I Cor. 9 :24-10 :5.
KOW ye not that they which run in a race run all, but one
receiveth the prize? So run, that ye may obtain. And every
man that striveth for the mastery is temperate in all things.
ow they do it to obtain a corruptible crown; but we an incorruptible.
I therefore so run, not as uncertainly; so fight I, not as one that beateth
the air; but I keep under my body, and bring it into subjection; lest
that by any means, when I have preacHed to others, I myself should be
a castaway.
Moreover, brethren, I would not that ye should be ignorant, how
that all our fathers were under the cloud, and all passed through the
sea; and did all eat the same spiritual meat; and did all drink the same
spiritual drink: for they drank of that spiritual Rock that followed
them : and that Rock was Christ. But with many of them God was
not well pleased : for they were overthrown in the wilderness.
Sanctify us, O Lord, through Thy truth :
Thy Word is truth. Amen.
Beloved in Christ:
Last Sunday evening we had the pleasure of listen-
ing to the power of Peter. I showed 3^ou from God's Word
that the poAver of that great apostle lay in two things:
First, that he positively knew that Jesus Christ was the
only Savior of the world; and, in the second place, he
positively knew that the Bible was the inspired Word
of God; and, having settled those two facts in his mind,
he went into the world with a power that God blessed.
There is one other apostle who undoubtedly was a su-
perior of all the rest in many ways, and that was the
apostle Paul. I shall therefore, direct your attention this
evening to
And may the Holy Spirit give power to bring your
souls nearer to Jesus, your Savior, Peter's Savior, PauFs
Savior, the Savior of the world.
I. I remark that the apostle Paul would have been
a power no difference what his calling.
1. The first thought that struck me in reading this
text was, what would Paul have been if he had been a
robber. Just imagine a man with all the fire, and all
the energy that Paul had, a bad man, a thief, in a com-
munity. Why, there is not a man in American history,
great as our robbers have been — even a Jesse James
could not begin to be what Paul might have been if he
liad served the devil fully instead of his God. Paul would
not have been one of those sneaking little thieves going
from house to house and plundering home after home.
If Pan] had been a thief instead of a Christian minister,
he would have been at the head of the great movements
of' the world to rob people. If he had lived in our day
he would have been at the head of some Standard Oil Com-
pany ; he would have been at the head of some great trust ;
he would have been the champion among the world's
financiers, and he would have robbed the people at the
greatest rate possible.
2. I not only see him in the capacity of sin as a
great power, but I see him even a great man if he had
been a farmer. It is often said in the country when a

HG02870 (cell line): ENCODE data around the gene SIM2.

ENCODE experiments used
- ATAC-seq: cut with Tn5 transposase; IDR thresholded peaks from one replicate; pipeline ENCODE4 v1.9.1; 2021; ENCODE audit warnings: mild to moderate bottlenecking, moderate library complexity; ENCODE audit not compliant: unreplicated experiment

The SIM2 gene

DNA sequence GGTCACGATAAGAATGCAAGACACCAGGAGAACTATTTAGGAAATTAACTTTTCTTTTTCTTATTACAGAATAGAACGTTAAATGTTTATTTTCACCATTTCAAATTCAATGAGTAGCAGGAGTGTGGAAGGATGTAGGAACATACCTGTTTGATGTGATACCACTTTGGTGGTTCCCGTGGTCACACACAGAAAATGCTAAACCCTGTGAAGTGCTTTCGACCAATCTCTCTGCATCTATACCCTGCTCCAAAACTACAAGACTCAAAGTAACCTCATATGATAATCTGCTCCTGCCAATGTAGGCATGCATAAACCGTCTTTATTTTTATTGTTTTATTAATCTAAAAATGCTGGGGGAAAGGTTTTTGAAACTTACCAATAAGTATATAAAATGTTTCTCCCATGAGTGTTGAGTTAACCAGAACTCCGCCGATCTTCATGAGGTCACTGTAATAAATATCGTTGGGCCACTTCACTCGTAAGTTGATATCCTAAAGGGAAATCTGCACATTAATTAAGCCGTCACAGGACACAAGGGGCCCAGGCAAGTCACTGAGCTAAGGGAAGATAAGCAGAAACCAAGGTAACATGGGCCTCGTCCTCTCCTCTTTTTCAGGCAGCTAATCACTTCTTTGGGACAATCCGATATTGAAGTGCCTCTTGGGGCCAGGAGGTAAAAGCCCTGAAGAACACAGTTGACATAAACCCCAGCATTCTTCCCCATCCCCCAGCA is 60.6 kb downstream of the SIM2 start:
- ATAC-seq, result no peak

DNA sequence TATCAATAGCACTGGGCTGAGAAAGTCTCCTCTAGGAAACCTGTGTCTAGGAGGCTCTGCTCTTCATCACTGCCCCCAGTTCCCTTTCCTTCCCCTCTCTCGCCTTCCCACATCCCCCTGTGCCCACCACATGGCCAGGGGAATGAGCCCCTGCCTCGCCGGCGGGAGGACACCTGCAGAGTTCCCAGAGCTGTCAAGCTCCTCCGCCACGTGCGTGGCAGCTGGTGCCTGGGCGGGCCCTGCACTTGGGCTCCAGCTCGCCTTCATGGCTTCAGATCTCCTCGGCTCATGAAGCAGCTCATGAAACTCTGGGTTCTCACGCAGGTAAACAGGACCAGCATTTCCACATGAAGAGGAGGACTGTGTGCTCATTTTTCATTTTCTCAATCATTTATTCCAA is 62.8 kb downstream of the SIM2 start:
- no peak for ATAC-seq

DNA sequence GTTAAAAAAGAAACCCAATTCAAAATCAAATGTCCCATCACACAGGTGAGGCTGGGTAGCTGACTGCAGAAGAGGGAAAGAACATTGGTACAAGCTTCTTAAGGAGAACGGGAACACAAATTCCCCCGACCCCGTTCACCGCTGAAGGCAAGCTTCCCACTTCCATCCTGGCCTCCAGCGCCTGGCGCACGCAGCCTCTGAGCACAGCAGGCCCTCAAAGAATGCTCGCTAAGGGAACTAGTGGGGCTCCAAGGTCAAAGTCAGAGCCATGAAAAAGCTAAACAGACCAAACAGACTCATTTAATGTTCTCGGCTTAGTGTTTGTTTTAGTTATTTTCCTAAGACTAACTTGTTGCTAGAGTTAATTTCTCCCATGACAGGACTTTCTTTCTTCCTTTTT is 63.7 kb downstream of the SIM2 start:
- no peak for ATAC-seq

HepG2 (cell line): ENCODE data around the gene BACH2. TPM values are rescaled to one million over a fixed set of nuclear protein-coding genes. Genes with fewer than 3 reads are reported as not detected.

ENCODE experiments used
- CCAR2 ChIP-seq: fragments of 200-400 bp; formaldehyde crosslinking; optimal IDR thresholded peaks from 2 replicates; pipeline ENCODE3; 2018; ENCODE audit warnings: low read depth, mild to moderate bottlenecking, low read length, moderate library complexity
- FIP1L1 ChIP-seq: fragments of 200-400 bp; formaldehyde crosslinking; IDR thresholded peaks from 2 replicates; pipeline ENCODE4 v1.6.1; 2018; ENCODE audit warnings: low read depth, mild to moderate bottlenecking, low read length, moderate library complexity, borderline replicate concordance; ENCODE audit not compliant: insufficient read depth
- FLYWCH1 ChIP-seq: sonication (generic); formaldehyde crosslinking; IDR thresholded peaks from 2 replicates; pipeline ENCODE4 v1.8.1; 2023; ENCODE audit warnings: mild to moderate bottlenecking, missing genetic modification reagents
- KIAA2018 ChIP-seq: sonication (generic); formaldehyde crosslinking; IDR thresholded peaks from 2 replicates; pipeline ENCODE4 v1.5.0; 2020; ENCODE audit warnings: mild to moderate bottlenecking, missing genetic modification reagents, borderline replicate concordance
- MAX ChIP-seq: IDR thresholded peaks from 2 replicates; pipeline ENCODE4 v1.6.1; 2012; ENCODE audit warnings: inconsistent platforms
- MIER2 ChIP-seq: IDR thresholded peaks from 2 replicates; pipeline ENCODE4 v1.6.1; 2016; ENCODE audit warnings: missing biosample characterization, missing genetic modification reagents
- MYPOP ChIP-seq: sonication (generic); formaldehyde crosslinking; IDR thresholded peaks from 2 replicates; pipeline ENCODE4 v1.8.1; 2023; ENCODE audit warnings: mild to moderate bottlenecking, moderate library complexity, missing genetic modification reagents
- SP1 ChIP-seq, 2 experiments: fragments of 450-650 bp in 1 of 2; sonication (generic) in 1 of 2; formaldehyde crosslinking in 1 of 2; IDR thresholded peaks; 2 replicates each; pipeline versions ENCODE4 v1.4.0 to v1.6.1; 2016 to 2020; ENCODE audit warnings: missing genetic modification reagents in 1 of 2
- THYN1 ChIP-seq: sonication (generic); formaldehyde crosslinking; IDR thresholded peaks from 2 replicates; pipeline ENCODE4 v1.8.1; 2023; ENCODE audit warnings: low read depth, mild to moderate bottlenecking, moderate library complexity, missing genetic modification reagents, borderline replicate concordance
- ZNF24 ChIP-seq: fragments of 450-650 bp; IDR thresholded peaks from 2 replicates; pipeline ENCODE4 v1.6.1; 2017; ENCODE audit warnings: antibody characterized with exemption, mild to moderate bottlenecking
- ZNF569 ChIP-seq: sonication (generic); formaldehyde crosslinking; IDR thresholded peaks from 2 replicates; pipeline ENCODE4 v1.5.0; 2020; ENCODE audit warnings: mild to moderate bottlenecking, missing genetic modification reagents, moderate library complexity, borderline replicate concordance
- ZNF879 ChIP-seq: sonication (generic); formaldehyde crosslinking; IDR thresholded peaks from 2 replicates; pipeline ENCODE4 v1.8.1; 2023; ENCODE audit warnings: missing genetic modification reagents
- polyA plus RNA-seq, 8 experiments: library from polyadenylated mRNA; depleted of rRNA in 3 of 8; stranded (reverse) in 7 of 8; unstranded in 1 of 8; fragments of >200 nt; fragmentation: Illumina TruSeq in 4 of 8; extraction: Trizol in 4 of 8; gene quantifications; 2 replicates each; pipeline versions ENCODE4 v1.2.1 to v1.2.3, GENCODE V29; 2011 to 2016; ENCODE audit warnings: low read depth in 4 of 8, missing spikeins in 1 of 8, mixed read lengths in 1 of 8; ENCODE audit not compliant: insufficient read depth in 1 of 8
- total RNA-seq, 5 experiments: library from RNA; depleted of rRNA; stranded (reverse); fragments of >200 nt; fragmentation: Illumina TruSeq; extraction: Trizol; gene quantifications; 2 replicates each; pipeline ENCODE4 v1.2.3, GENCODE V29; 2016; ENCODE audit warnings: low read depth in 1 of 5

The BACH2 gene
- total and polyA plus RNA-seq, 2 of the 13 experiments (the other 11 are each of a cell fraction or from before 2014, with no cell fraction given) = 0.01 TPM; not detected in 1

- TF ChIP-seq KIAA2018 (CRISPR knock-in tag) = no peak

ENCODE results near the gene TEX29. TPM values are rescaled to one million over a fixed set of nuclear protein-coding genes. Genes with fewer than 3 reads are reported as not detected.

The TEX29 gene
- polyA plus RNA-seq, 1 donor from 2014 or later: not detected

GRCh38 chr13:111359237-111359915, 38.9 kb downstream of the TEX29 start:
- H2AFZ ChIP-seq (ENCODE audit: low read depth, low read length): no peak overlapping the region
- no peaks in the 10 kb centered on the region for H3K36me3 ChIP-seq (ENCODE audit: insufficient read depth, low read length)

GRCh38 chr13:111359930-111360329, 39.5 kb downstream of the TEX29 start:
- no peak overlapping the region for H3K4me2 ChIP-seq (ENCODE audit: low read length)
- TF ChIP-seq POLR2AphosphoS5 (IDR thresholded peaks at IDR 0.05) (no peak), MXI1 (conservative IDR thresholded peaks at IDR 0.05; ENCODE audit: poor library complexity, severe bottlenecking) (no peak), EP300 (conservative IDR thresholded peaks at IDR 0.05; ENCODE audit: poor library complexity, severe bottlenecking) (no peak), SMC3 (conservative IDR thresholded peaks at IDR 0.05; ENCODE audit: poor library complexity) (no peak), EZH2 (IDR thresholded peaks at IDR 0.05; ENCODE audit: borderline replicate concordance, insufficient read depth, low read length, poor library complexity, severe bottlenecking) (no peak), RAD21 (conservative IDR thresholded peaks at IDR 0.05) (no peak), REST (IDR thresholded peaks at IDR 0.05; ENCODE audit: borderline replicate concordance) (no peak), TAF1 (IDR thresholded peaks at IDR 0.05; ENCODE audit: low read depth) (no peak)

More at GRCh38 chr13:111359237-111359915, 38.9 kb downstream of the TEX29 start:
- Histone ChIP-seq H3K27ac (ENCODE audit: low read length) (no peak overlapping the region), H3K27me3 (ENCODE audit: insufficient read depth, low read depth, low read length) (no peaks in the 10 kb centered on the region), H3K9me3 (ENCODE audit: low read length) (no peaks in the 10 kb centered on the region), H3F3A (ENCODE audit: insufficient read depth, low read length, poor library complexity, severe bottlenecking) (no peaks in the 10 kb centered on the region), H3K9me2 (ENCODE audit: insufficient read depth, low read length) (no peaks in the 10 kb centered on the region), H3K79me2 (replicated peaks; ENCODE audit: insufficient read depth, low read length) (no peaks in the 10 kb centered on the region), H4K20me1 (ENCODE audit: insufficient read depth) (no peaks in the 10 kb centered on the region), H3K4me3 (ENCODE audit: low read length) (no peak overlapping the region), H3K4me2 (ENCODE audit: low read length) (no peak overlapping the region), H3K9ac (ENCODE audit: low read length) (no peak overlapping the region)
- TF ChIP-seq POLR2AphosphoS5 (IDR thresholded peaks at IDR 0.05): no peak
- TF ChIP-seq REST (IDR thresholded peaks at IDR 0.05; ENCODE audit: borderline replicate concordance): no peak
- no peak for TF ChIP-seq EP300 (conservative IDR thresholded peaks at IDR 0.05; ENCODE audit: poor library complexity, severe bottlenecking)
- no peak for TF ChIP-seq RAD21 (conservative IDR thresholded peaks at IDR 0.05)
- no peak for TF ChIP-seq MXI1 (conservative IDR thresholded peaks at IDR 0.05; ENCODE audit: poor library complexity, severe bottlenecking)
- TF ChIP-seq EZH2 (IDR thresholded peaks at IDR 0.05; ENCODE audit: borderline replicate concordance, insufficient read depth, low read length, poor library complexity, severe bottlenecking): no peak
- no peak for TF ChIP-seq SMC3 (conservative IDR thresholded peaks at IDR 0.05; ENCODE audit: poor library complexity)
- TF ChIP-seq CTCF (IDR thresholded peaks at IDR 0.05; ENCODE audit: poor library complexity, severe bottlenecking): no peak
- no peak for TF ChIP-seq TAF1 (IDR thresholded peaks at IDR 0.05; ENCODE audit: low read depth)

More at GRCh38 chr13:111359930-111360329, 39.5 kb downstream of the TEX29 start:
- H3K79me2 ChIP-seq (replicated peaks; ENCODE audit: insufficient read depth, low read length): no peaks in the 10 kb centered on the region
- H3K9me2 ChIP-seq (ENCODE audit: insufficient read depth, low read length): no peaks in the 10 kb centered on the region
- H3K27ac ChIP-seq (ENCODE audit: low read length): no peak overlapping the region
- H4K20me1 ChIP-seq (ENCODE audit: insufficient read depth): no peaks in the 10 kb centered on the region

I)oy is a little Aveak in the back or has not got the ability
to hold a ploAv, or to stand a good deal of hard work, that
he will do for a preacher, seeming to think that
in the pulpit any kind of a back will do; there any
kind of a tongue Avill do; there any kind of a phy-
sical structure will do. If you think the apostle Paul
went into the ministry because he was a weak man phy-
sically, you are mistaken, and if you think any man weak
physically will make a good preacher, you are mistaken.
It takes as much physical force to preach one sermon
as it does to handle the cradle for four hours; it takes
as much physical force to work in this church as it does
to run a one-hundred-and-sixty-acre farm alone, I want
it simply understood that if you have got a son who is
not able to make the best showing with regard to strength ;
who isn't able to make one of the very best carpenters;
who isn't able to handle the hardest labor in this world,
never try to make a preacher of him. We have enough
of preachers that would not make good farmers, that
would not make good mechanics, and they make very,
very poor preachers. The apostle Paul was one of those
men who went through trials that no physically weak
man could ever go through with. He tells us he w^as
whipped by the Jews five times, receiving forty stripes
less one; in other words, he received one hundred and
ninety-five cuts across his back, that you and I never
would have stood; he tells us he was out in the deep, in
the w^ater twenty-four hours, and yet did not drown; he
was stoned and dragged out of the city for dead, but
there was too much vital force in him to die; he arose
again; he was whipped, and scourged, and persecuted,
not only outside of the church, but in the church ; he went
through many trials, sometimes having the very clothing
torn ofp of his back; out in the winter, freezing, hungry,
wanting a drink and getting none, wanting something to
eat, and nothing for him; that man went through trials
that no man could go through with unless he had the
strength to do any kind of labor to be done in the world.
3. The apostle Paul would have been a great power
as a lawyer. When he and Silas were put into prison,
having been scourged and their feet fastened in the stocks,
they began to sing songs of praise at midnight. God Al-
mighty shook that old prison until the people found them-
selves loose, and the jailer was ready to commit suicide.
Paul cried out, "Do thyself no harm; we are all here."
Paul could have escaped in that moment. o, he would